We had an interview with Team EPFL from Switzerland. The article that was written was published on a website to help raise awareness of our project and for synthetic biology as a whole and allowed for the communication between iGEM teams internationally.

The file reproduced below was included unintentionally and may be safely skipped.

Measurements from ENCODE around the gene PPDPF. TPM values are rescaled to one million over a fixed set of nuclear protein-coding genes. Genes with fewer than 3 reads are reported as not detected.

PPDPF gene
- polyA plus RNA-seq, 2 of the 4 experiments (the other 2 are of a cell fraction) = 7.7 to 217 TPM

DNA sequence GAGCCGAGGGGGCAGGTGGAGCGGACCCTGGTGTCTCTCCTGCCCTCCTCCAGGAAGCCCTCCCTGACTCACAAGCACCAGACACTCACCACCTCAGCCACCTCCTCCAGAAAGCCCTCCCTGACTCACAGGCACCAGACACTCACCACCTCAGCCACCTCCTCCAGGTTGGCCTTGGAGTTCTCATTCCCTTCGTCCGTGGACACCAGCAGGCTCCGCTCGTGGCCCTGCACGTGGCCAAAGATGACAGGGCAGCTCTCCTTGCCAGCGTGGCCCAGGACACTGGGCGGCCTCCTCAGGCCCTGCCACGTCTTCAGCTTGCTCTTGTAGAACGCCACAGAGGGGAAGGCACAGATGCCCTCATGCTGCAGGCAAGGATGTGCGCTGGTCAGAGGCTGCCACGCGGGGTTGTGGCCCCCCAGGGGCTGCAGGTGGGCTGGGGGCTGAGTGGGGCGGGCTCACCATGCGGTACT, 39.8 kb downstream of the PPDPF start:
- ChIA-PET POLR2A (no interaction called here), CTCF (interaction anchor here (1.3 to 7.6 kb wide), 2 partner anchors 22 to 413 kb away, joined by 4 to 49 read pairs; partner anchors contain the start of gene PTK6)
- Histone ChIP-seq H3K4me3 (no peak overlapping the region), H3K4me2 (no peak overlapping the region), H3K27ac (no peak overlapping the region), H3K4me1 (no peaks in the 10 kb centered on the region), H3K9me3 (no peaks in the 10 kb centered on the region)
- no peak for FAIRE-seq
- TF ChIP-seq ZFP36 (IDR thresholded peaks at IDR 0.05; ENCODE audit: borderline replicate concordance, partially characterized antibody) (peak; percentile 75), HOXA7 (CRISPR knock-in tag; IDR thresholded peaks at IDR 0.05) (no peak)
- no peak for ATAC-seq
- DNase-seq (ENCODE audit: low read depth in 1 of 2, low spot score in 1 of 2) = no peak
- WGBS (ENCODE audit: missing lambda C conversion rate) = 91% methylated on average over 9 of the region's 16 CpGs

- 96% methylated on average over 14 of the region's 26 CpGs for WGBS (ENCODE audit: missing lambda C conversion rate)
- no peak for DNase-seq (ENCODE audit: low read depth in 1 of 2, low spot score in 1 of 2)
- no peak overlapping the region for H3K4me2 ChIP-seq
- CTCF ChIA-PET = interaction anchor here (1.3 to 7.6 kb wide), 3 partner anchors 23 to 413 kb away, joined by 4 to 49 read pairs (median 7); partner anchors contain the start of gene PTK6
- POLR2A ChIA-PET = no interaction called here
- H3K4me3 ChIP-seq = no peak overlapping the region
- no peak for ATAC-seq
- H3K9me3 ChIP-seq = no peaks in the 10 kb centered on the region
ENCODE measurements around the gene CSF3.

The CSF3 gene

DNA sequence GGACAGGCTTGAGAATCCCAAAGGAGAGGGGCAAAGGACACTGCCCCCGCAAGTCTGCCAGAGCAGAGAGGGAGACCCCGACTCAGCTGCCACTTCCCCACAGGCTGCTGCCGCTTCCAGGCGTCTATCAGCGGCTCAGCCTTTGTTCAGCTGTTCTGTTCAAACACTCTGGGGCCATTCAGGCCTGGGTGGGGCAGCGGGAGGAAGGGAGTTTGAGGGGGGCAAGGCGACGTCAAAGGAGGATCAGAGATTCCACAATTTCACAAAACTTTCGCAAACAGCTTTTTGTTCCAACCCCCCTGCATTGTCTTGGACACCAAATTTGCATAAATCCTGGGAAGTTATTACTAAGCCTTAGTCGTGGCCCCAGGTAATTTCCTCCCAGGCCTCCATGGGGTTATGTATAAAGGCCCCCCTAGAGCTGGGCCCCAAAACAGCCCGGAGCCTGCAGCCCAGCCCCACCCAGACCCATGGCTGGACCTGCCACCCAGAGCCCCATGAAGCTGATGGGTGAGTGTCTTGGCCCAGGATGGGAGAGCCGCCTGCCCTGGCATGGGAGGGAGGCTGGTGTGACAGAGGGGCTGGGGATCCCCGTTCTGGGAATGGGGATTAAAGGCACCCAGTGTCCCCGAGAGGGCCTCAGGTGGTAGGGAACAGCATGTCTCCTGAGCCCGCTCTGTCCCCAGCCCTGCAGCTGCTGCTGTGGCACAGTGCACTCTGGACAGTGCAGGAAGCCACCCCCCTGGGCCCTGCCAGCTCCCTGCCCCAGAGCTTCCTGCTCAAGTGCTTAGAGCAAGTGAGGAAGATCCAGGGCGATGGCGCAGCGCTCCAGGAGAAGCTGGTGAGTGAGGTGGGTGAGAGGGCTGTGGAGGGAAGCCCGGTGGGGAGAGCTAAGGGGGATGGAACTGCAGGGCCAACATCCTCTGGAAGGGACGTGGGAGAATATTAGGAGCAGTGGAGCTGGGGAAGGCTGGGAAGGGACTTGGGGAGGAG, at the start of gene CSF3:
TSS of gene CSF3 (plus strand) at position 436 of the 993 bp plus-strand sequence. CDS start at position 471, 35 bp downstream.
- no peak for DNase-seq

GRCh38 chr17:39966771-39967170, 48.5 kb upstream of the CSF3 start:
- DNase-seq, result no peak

This year, Team Genspace is investigating the ability of intrinsically disordered proteins (IDPs) to confer desiccation resistance. IDPs are proteins that lack a fixed structure in an aqueous environment but obtain a rigid structure upon drying out. It is hypothesized that these proteins act as a sort of scaffold holding all of the cellular components in place under desiccation and thus protect the cell. They sought to identified genes for various IDPs from organisms such as tardigrades and nematodes, and to express them in E. Coli. But in order to determine whether or not there is an increase in the desiccation resistance of E. Coli, the baseline ability of E. Coli to survive desiccation without the IDPs needs to be established. Because of this, dehydration survivability studies were conducted at the onset of the iGEM competition by Genspace. We are collaborating with the Genspace iGEM team by replicating their experiments in hopes of gaining similar data. This information would prove invaluable to the Genspace iGEM team in that they’ll be able to measure the resistance conferred by the IDPs by comparing the dehydration survivability of the transformed E. Coli to the preliminary data they generated in addition to the data we generated. The strain of E. Coli that was used for the experiment is TOP10 and the protocols followed required placing 20 microliters of E. Coli onto different pieces of parafilm which were left to dry in an incubator for 2, 4, 6 and 8 hours. The E. Coli was subsequently rehydrated and plated. The colonies were then counted and the data is presented below: